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Designing a Theory of Change for a Community of Practice

Created Mar 22 2021, 8:41 PM by Communities Reinvented
  • Start a CoP


  • The Theory of Change describes the desired transformative impact of a Community of Practice and the vision for how this change is expected to happen.
  • Having a Theory of Change helps a Community of Practice gain clarity around its purpose, the lack of which is one of the most common reasons for failure.
  • To craft a Theory of Change, start with defining goals and objectives, then choose appropriate metrics to measure the results.


What is a Theory of Change?

A Theory of Change(ToC) is a description of how and why a desired change is expected to happen in a particular context. It focuses on mapping out the area between what a program or change initiative is trying to achieve and the activities or interventions that need to take place to ensure that the desired impact is achieved. It does this by first identifying the desired long-term goals and then works back from these to identify all the conditions (outcomes) that must be in place (and how these relate to one another causally) for the goals to occur. 

It is a theory that says that if you want to achieve any goal or objective (outcomes and impact), you need to take certain actions (activities/inputs and outcomes). It is never framed in terms of “We need to take these actions to achieve these goals”. On the contrary, it is always defined with the objectives first, and the actions second, that is: “to achieve these goals, we need to take these actions.”  

A very simple everyday example might be: I feel that I am not in great shape (the issue) and I need to lose weight (the goal), therefore I need to start eating less and exercising more (actions to achieve your goal). Another example might be a goal of improving literacy. To do this, the activities might be to increase the number of teachers and upgrade the infrastructure of schools. If this is not as successful as hoped for, the ToC might need to be altered to include ensuring that teachers are sufficiently trained.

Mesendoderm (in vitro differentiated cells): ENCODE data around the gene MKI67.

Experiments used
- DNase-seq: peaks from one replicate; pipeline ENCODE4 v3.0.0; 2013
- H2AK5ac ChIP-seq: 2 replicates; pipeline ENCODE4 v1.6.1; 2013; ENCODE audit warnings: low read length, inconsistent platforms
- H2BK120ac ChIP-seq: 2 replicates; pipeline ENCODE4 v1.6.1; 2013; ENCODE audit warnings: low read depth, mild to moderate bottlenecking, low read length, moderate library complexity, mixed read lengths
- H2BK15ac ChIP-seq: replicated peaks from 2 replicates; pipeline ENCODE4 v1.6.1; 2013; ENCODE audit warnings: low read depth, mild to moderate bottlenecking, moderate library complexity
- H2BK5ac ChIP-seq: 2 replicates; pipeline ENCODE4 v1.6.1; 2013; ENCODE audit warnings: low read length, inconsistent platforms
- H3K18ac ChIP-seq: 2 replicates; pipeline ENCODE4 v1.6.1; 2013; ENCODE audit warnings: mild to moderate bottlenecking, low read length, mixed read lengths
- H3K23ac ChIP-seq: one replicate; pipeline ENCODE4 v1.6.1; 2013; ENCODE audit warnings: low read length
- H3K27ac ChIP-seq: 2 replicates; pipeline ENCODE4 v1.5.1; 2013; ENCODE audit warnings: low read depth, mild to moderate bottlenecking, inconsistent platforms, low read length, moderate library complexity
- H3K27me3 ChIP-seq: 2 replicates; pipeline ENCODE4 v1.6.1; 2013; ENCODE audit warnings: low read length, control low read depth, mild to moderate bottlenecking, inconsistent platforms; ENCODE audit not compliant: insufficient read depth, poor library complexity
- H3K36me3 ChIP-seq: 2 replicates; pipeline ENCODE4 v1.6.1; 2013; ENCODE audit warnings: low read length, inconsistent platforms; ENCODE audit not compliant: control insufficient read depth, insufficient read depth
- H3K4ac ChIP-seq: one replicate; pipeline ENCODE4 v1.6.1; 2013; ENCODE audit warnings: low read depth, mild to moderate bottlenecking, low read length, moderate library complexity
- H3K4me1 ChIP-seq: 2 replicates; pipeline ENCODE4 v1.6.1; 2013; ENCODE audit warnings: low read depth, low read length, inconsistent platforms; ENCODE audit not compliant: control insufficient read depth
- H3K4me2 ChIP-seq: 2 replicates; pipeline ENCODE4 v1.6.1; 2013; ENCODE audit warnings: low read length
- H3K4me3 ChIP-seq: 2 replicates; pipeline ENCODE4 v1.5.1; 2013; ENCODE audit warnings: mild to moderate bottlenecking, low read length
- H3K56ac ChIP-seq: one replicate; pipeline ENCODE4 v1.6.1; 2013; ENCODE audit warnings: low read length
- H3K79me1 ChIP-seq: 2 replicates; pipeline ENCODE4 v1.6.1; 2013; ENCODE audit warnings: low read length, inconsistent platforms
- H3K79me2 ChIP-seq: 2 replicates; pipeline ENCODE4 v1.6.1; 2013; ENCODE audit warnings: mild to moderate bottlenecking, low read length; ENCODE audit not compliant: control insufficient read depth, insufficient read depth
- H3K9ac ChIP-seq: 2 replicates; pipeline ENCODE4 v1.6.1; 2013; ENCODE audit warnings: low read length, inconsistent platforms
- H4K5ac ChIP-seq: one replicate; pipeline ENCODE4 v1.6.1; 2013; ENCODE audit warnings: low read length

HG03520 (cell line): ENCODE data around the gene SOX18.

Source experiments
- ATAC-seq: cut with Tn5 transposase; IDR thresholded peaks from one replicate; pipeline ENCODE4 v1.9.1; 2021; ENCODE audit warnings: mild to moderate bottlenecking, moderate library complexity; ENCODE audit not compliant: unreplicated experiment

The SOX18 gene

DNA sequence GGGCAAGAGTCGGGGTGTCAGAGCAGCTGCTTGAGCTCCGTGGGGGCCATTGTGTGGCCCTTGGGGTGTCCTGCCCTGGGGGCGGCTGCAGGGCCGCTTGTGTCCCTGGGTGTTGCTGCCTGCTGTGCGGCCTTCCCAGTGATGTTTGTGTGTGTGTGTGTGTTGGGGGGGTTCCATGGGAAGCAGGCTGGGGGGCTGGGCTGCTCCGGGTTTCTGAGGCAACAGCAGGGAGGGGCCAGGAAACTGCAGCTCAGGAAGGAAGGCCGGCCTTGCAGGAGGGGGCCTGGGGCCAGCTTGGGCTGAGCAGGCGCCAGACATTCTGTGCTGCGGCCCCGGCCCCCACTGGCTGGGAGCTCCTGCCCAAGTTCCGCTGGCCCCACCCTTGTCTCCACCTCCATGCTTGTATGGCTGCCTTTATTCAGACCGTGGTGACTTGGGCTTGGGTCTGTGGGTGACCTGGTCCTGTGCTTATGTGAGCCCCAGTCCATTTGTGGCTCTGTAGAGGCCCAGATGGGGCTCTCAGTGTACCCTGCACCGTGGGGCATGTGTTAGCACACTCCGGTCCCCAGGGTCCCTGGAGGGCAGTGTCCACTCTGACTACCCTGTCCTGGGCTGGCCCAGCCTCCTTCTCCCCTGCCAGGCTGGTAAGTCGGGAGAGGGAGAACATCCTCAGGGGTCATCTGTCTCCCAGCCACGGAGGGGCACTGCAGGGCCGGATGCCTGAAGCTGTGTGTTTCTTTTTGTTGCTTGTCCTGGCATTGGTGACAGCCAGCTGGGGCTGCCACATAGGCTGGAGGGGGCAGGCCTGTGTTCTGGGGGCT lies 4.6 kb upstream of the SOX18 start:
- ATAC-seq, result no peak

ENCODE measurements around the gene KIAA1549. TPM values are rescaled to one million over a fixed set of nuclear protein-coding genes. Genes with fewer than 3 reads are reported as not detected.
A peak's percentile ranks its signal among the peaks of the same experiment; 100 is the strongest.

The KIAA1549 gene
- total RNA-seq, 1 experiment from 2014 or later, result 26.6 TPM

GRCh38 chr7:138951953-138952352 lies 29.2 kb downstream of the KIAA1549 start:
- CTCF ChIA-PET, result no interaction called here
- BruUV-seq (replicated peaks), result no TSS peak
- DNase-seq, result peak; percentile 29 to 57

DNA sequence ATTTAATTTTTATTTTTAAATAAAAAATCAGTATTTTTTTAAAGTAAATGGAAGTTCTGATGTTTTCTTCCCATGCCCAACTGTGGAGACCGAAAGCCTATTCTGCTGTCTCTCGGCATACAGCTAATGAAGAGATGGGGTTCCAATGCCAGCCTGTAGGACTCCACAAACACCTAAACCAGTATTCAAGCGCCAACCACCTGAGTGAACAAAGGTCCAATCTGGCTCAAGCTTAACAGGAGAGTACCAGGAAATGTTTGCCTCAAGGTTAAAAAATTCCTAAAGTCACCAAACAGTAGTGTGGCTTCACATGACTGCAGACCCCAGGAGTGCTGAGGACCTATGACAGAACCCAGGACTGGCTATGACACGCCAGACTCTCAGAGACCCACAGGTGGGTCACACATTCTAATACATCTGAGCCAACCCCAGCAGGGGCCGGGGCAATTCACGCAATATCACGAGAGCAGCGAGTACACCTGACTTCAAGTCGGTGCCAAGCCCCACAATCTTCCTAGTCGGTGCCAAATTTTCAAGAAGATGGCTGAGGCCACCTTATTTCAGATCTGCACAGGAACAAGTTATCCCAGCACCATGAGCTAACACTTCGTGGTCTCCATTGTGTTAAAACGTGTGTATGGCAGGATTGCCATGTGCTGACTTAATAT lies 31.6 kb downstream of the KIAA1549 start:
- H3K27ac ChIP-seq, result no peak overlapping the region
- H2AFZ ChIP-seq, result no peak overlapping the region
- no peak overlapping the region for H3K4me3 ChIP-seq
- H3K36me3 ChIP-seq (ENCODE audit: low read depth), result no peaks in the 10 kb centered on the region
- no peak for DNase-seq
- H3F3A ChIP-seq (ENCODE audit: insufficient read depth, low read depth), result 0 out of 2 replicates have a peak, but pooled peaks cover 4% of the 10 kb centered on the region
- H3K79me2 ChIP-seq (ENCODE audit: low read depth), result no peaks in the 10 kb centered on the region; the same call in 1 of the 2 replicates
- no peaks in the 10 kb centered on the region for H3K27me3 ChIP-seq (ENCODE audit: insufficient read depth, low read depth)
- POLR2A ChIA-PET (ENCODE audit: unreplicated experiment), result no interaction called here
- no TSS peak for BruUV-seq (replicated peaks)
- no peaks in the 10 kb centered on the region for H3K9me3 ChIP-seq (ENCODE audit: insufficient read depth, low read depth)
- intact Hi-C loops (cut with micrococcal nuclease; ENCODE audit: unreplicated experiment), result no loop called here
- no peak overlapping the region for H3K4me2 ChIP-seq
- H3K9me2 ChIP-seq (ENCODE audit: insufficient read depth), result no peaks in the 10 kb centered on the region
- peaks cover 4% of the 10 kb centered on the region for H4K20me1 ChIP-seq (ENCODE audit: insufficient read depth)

Why is it important to have a Theory of Change?

The Theory of Change is all about the goal or the problem to be solved and the activities that need to happen to effect that change. So a ToC really helps a Community of Practice (CoP) gain clarity around its purpose. And one of the most common reasons why CoPs fail, or never even really get going, is the lack of clarity around purpose.

In the same way you would never start a project without a ToC, you would never start a CoP without a ToC. If you do not know what your Community’s goal is, how can you design a set of activities to achieve that goal? Furthermore, if you do not achieve your goal, you can examine your ToC to see what did not work.

The ToC also helps you identify and distinguish between inputs, outputs and outcomes. 

  • Inputs are something that you do; outputs are the result of that action. For example, an "input" might be a weekly working-out-loud (WOL) thread on an online platform; the  "outputs” might include three comments and two likes this week, that is, not something you do, but an immediate result of something you do that's external (i.e. that members do). 

  • Outcomes are what happens as a consequence of what you do. An output might be that 100 people attended this webinar; an outcome might be that after the webinar, 50% of attendees implemented the learnings in their day-to-day operations. Especially when reporting out, you want to tell the story of what results you are achieving and the impact you’re making, not so much how many people attended your webinar.

How do you create a Theory of Change for your Community?

There are several main stages to developing a Theory of Change. These include: 

  • Objectives: Clearly state the impact that you are trying to make.
  • Results: Identify the results that you are trying to achieve – short, medium, and long term results. As results for development projects can take several years to reveal themselves, you should focus initially on immediate, short-term results.
  • Outcomes: Define the outcomes that you want to see.
  • Outputs: Define the outputs that lead to those desired outcomes.